“What good is it? I’ll never use it in my adult life”, my 12–“and a half”–year-old daughter exclaimed while struggling with her math homework. This time-honored phrase–which just about all teenagers spout at least once–is an opportunity to teach not just about a specific topic or piece of information but is also, and perhaps more so, a chance to impart wisdom that a seasoned parent has gained through their own life-trials. And you know how parents just love to “share” their wisdom with their kids who may be balking at the “follow in my footsteps” perspective.
“In my day…”. “When I was your age…”. The mere utterance of these words from a parent’s lips causes an involuntary eye-rolling reaction in any teen. On this occasion, I was able to make at least a little dent in my daughter’s recalcitrance. I started, “well, you never know where your life will lead you” (the eye-roll was almost audible). “I never in a million years thought I would be in the tea business, traveling all over the world and interacting with people from different cultures, speaking different languages.” I wanted to be a rock star! I believe at one point I even uttered the pure genius phrase “Algebra, schmalgebra”. Fearing that I had only a few seconds left to drive my point home, I went straight for the jugular saying, “If I hadn’t learned to speak Chinese when I was younger, you wouldn’t exist!” Eyes stopped mid-roll, and despite a barely-detectable smirk, my point was conceded and she resumed working on her homework. For those who don’t know me, my wife is Chinese.
I for one am firmly convinced that learning as much as one can about everything one can will make him/her a better person, whether or not an actual factoid is used later on. You become more than what you were, more broad-minded and more aware: Things we desperately need these days. Language is one of the best ways to open your eyes and mind. Learning a second (or tenth) language makes your mind grow beyond yourself and your comfort zone. It is a glimpse into another culture, a gateway to new ways of understanding, the first step toward innumerable opportunities. I think it is safe to say that most language teachers feel the same way.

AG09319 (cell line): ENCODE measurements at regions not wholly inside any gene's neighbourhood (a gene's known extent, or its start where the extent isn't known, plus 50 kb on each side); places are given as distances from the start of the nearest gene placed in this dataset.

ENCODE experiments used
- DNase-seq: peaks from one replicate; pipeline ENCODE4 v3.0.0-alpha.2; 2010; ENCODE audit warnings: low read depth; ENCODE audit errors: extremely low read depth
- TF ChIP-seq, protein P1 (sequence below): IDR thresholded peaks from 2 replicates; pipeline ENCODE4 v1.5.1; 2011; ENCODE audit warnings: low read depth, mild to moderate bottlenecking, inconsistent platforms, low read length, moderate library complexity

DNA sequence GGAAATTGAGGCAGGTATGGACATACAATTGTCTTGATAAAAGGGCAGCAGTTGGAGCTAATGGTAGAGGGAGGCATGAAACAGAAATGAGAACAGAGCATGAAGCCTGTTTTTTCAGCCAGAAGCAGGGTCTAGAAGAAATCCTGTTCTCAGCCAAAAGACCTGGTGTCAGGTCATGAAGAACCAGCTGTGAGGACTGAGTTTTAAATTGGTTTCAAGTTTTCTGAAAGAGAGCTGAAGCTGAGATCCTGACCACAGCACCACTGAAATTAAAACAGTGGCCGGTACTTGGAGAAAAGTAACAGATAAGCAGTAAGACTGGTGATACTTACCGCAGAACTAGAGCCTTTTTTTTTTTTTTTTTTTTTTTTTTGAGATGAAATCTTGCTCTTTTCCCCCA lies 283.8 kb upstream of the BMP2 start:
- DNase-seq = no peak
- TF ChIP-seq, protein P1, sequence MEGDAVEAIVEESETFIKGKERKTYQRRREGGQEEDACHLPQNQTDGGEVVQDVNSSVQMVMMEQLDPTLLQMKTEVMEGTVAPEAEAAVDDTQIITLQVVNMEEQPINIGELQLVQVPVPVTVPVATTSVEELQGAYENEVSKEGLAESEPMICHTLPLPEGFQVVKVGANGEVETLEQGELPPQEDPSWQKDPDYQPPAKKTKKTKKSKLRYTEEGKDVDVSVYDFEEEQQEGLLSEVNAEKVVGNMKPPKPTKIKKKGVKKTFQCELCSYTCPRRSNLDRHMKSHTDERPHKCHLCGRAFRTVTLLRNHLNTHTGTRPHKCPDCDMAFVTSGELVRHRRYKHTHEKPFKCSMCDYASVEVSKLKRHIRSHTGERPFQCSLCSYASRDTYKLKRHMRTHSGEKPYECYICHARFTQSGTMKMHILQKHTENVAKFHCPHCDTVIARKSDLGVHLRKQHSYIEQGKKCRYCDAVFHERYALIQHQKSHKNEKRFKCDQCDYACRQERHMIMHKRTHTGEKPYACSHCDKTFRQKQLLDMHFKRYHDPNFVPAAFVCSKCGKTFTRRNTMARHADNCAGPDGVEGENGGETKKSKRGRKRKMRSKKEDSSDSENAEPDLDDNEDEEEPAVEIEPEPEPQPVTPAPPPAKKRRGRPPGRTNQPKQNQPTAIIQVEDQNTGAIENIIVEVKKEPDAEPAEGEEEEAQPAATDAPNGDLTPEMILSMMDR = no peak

For many years, I’ve had the honor of being asked to and participating in the Culture Day, Language Day, and Career Day programs at local schools. I believe it is my obligation to share with young people what I have been fortunate enough to experience in my days. I think of it as planting seeds that just might one day germinate into more amazing stories. The World Language Fair at Metea Valley High School in Aurora and World Language Day at Neuqua Valley High School in Naperville, Illinois are two of the great programs in which I have the good fortune to be involved. In both programs, I have the chance to meet with scores of students to answer questions, explain my own story, teach, and share tea. I get to cite examples and stories from my own experiences and show how important speaking another language has been for my life and career. I do my best to make my comments both interesting and relevant to their interest. My props are a teapot, mini terra cotta soldier, embroidery, brick of tea, an ominous-looking acupuncture set, my photo book, some Chinese herbs and old scale, calligraphy study book, and sample cups of tea. Most have not been exposed to quality tea, and like many adults, some don’t actually know what tea is. But as we sip tea together, I get to learn about their interests and life goals as well as pique their interest in learning another language, including sign language.
To be continued in tomorrow’s post Value of Language – Part 2
All images provided by The Tea House